In goal for City will be Watford-born Ian Walker, a 2.5m signing from Spurs last summer. Tim Flowers is also still knocking around, and has just returned from a loan spell at Maine Road whilst Simon Royce is on-loan at QPR covering Chris Day's long-term injury.

With "Mad" Frank Sinclair serving the fourth of a four-game ban on Saturday, Andrew Impey should play at right back. Alan Rogers has been playing on the left, but the anticipated return from a hernia problem of Dennis Wise's playmate Callum Davidson could see Rogers moved up into the midfield at the expense of Jordan Stewart. Rogers, it appears, hasn't completely convinced the Leicester crowd yet, although carrying the extra weight of arriving from Forest probably doesn't help.

Matt Elliott is an unmistakable figure (if slightly slower than previously) in the centre; Gerry Taggart is his regular partner but he's been out with a hamstring problem and will definitely not feature in the Boxing Day game with Ipswich. If still missing on Saturday, Matt Heath will continue with another youngster Ashley Lyth the most obvious deputy.

In midfield, Billy McKinlay has taken Robbie Savage's breaking and crunching job, a role which Mickey Adams keeps well covered as you might expect... former Leeds man Matthew Jones is coming back from injury in the reserves whilst youngster Martin Reeves is in a similar mould. World Cup semi-finalist Muzzy Izzet will partner McKinlay in the centre with either Stewart or Rogers on the left. Jamie Scowcroft, City's most improved performer this season, is likely to play on the right although he can also play up-front...look out for Mooneyesque attacks to the far post when play is coming down the left. Nicky Summerbee who, like McKinlay, played for nothing at the start of the season is the other possibility down the right, whilst Stefan Oakes' career is going the same way as that of his brother Scott. Anti-hero and Peter Taylor signing Junior Lewis is still hanging around also and has recently been on the bench, whilst Darren Eadie is, as ever, injured.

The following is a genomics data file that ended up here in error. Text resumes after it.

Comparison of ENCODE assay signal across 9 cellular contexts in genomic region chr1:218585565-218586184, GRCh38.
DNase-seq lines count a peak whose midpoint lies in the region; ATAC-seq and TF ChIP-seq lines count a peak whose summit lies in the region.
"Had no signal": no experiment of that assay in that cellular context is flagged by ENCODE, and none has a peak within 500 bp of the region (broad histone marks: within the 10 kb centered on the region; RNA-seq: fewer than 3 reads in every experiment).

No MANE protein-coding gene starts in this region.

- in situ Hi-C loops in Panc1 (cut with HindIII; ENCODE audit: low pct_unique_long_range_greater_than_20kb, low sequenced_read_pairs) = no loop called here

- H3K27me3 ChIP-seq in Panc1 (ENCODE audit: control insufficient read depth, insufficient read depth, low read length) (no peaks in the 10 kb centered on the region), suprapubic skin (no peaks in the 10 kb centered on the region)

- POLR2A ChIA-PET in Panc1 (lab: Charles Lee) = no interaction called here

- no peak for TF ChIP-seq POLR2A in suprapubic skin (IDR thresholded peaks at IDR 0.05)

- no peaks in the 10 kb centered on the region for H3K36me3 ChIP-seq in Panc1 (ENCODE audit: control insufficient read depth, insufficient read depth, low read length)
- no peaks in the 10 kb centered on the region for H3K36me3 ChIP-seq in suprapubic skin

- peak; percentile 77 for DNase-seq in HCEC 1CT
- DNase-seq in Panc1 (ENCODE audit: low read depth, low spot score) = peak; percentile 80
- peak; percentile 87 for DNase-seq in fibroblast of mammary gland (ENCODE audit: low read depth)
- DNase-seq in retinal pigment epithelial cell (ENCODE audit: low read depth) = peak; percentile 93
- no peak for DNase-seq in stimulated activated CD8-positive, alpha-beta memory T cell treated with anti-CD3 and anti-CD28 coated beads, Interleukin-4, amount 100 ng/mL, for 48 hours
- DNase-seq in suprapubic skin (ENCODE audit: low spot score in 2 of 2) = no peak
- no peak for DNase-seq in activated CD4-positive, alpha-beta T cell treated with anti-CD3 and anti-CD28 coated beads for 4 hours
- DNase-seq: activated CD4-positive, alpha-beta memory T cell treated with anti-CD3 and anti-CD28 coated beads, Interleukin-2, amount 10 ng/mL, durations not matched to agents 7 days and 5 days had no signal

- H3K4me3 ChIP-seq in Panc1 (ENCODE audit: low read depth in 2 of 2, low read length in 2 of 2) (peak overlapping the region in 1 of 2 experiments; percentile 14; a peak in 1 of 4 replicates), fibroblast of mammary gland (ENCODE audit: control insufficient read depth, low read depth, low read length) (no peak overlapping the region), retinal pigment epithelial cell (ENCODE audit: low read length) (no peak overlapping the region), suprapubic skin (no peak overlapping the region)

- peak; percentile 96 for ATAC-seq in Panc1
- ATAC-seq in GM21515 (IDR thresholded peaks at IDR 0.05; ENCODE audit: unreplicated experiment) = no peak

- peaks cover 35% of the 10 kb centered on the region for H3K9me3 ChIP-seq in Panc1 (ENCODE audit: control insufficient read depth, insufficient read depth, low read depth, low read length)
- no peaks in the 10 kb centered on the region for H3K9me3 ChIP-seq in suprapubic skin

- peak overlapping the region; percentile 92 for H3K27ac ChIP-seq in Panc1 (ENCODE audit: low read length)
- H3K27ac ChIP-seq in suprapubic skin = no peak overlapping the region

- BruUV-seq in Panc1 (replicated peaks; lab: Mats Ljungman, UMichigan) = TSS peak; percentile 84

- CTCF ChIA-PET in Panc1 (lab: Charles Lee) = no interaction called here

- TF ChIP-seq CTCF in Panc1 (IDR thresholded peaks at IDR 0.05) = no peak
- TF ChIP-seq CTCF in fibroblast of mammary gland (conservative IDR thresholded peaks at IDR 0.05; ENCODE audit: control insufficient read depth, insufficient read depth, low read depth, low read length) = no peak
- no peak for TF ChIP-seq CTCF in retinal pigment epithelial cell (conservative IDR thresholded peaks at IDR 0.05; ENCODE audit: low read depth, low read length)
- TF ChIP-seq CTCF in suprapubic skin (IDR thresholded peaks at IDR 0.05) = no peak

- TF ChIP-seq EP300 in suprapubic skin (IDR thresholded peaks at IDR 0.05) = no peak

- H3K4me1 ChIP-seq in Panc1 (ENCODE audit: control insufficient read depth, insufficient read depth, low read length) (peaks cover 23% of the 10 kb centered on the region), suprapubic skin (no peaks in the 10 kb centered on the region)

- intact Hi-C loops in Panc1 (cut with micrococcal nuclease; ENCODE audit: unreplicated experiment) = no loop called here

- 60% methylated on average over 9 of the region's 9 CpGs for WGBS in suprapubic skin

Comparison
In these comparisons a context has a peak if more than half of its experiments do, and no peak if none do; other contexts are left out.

Up front, Brian Deane still does his thing very effectively and scored both the goals on the opening day. His partner is 31-year-old Paul Dickov, who is something akin to what Trainspotting's Begbie would be like if he played football. Apart from Scowcroft, alternatives come from the tiny Jon Stevenson and the less tiny Trevor Benjamin who, and this will not come as a shock, is reputedly being hunted by Neil Warnock at Sheffield United. Picture a forward line of Allison, Onuora and Benjamin. Christ.

We're in for a tough game on Saturday, the first of consecutive home games against the leading sides in the division. Rules or no rules, I wouldn't like to be stuck between Elliott and Gifton, who is likely to have his fitness given a serious going over if he plays.

Two defeats in the next two games would make play-off aspirations look fanciful, particularly with so many of the mid-table pack close behind us. Positive results put us right up there and send a strong message.

Gloves off, then...